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Archaeologists have found evidence of human settlements in the Czech Republic, dating back to the Stone Age.
As the centuries past, Germanic tribes from central Europe
settled in the area, and later, Slavic people from the Black Sea
and Carpathian regions arrived.
In the late 9th century, the Bohemian state emerged. It was ruled from 921 by Wenceslas I, until his death in 935. King Wenceslas (sound familiar?) is the subject of the Christmas carol "Good King Wenceslas" and he remains the Czech Republic's patron saint.
In the early 13th century Germans
immigrated here in large numbers. They formed colonies and increased the population of existing small towns across the Czech lands.
The Czech throne was taken by John of Luxembourg
in 1310. He ruled the country until 1346, and during his reign the Czech lands expanded and Prague continued to grow.
His son, Charles IV, lead his people into the 'Golden Age' of their history. He established Prague as the cultural capital of central Europe and made it one of the most prosperous European cities at the time.
When Charles IV was crowned the Holy Roman Emperor in 1355, Prague's status increased to the capital of the Holy Roman Empire. Consequently, many buildings projects began, including the St. Vitus Cathedral, Prague's New Town, Charles University, Karlstejn Castle and the iconic Charles Bridge.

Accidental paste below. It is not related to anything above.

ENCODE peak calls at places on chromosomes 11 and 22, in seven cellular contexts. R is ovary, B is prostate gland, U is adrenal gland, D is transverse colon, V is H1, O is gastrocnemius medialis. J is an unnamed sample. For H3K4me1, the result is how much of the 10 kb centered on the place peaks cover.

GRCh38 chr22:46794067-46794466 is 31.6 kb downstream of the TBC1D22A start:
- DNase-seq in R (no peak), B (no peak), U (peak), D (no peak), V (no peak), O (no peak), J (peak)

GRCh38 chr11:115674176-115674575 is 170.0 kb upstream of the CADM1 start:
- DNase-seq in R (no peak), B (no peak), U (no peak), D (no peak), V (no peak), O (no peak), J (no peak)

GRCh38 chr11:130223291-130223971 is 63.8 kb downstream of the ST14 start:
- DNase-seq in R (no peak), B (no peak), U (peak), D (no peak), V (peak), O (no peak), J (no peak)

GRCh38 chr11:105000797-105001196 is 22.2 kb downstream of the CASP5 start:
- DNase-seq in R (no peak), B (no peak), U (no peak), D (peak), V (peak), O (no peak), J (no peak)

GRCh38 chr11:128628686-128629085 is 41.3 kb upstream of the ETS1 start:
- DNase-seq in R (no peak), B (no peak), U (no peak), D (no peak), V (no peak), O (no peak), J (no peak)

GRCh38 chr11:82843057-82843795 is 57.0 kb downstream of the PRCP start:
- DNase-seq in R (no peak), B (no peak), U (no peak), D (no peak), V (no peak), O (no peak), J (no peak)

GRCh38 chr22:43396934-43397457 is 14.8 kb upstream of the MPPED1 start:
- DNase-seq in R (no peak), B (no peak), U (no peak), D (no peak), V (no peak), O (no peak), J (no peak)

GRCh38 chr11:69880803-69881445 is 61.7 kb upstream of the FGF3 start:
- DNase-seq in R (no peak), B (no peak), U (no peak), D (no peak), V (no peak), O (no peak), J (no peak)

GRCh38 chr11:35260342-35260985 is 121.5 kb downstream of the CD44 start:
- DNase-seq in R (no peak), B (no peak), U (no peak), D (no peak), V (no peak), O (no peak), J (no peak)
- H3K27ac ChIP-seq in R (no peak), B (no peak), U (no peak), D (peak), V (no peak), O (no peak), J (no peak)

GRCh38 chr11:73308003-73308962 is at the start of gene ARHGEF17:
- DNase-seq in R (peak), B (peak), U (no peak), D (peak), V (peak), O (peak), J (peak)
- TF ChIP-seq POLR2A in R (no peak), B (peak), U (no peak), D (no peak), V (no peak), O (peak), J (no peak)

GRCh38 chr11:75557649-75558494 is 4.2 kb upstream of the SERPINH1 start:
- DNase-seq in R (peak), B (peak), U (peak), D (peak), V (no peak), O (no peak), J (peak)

To this day Charles IV, a highly educated man who spoke five languages, is remembered as the most beloved Czech king and the "father of the Czech nation."
In the 15th century conflicts between the Protestants and the Roman Catholic Church raged. One of the reform leaders, John Hus, preached rebellious sermons that irritated the Catholic Church, and he was publicly burned at the stake in 1415.
Reactions to the killing were strong, protests followed and then came the Hussite Wars. The followers of John Hus (infantry warriors of the day) defeated heavily armored knights and claimed many victories.
The wars ended in 1434 by an agreement between the Hussites and the Catholic Church, and twenty-five years later the Hussites elected a new ruler, King Jiri. He lead a policy of peace and unification and is beloved to this day.
In 1526, Ferdinand I of Habsburg took up the Czech throne, consequently Bohemia became increasingly under the control of the Habsburgs, one of the most important aristocratic royal houses of Europe, best known for being the origin of all of the formally elected Holy Roman Emperors between 1438 and 1740.